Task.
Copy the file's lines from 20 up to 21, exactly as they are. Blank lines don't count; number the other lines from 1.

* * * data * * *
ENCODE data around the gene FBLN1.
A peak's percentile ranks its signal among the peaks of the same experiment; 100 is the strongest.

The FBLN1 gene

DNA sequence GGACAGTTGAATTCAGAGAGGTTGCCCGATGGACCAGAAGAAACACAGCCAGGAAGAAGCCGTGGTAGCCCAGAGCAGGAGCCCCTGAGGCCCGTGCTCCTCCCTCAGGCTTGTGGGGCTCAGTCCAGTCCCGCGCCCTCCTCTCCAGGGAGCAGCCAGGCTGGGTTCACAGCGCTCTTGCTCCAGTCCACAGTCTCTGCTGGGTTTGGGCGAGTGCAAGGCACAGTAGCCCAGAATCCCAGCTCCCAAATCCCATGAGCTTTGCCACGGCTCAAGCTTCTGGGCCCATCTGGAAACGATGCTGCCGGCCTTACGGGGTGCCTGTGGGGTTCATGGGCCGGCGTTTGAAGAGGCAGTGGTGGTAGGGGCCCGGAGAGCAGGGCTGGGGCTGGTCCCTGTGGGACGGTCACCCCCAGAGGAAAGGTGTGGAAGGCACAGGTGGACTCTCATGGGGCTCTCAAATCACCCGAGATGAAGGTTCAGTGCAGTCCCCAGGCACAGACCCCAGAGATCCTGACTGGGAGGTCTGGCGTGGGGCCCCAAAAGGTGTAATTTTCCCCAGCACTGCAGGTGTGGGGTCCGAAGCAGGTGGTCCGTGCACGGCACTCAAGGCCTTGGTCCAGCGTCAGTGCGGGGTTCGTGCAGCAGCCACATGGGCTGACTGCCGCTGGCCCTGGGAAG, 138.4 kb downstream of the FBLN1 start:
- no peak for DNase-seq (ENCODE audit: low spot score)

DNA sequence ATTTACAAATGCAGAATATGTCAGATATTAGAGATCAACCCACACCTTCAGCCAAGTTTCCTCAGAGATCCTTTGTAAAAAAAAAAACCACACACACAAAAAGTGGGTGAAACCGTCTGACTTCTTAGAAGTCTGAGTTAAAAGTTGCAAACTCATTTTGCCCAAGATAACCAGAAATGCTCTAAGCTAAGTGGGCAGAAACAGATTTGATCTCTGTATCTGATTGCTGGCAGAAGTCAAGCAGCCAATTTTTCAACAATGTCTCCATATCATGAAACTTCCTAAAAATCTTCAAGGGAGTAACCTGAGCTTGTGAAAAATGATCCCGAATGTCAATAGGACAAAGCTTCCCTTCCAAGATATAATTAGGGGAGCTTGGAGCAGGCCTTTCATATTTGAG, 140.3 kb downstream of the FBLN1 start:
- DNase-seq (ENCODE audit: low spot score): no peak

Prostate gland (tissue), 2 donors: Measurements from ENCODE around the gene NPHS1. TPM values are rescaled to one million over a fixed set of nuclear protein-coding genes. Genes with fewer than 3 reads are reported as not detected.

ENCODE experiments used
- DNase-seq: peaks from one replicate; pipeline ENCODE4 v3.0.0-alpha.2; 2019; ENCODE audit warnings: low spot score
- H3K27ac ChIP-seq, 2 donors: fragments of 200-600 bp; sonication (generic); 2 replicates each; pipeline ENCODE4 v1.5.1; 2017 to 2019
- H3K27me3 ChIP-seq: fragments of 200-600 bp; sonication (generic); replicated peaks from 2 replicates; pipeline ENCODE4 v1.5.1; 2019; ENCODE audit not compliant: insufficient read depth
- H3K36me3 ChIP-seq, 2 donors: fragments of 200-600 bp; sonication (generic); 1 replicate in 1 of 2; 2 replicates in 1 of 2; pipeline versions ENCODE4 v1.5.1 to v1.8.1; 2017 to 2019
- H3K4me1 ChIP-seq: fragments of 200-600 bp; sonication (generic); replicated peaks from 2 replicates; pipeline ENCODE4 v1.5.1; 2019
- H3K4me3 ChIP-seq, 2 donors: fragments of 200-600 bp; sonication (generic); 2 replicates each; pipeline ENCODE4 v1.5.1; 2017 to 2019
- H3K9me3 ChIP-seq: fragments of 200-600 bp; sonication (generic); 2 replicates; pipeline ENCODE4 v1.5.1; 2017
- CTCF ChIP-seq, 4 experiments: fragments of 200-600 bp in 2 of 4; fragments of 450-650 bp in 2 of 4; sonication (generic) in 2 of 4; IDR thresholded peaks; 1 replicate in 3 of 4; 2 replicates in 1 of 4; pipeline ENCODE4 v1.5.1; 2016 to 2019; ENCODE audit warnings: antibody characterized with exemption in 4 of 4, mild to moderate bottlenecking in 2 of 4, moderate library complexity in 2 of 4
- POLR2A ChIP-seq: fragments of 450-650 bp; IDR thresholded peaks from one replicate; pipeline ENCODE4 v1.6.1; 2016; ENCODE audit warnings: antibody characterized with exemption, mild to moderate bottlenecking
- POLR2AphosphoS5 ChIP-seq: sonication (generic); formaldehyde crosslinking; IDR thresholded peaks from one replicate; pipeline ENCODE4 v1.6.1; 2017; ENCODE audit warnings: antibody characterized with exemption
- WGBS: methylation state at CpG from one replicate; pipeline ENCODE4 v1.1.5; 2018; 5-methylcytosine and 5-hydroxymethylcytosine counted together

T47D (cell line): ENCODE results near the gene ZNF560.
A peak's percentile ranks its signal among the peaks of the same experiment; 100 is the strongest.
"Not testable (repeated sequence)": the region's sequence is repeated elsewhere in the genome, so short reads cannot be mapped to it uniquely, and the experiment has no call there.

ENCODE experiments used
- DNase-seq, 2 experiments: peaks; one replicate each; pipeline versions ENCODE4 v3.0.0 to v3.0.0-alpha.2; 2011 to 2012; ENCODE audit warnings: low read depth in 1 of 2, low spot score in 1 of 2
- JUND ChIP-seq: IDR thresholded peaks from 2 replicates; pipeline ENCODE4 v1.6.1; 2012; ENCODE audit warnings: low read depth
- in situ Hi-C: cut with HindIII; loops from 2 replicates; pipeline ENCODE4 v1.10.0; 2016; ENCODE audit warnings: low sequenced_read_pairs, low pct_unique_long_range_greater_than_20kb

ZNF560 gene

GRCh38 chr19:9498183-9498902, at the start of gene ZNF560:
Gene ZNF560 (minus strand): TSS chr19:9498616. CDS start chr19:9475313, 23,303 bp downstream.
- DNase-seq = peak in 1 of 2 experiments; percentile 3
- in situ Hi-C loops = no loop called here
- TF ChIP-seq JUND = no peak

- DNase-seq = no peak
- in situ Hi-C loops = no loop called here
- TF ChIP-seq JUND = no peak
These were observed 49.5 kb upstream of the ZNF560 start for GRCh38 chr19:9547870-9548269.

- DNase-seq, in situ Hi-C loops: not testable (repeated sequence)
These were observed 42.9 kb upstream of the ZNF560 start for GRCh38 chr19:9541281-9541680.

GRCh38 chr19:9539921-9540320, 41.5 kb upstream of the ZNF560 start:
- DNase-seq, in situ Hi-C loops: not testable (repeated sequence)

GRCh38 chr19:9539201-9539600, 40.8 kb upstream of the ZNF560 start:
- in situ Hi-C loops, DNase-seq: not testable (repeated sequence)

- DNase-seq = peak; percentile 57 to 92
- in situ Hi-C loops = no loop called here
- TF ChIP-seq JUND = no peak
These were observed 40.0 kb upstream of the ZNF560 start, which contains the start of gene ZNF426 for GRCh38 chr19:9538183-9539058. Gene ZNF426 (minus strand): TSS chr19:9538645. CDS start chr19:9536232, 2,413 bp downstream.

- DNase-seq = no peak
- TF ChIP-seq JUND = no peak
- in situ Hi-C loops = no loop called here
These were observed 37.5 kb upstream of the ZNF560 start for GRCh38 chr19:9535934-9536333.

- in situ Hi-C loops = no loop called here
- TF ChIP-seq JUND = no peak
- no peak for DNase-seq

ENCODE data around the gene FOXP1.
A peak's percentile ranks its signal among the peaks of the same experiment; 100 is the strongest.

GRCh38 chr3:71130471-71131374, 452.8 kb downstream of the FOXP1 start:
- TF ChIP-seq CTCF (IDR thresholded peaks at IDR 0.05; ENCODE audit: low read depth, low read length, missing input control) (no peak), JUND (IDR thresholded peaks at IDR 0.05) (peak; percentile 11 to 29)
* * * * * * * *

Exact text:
- WGBS: methylation state at CpG from one replicate; pipeline ENCODE4 v1.1.5; 2018; 5-methylcytosine and 5-hydroxymethylcytosine counted together

T47D (cell line): ENCODE results near the gene ZNF560.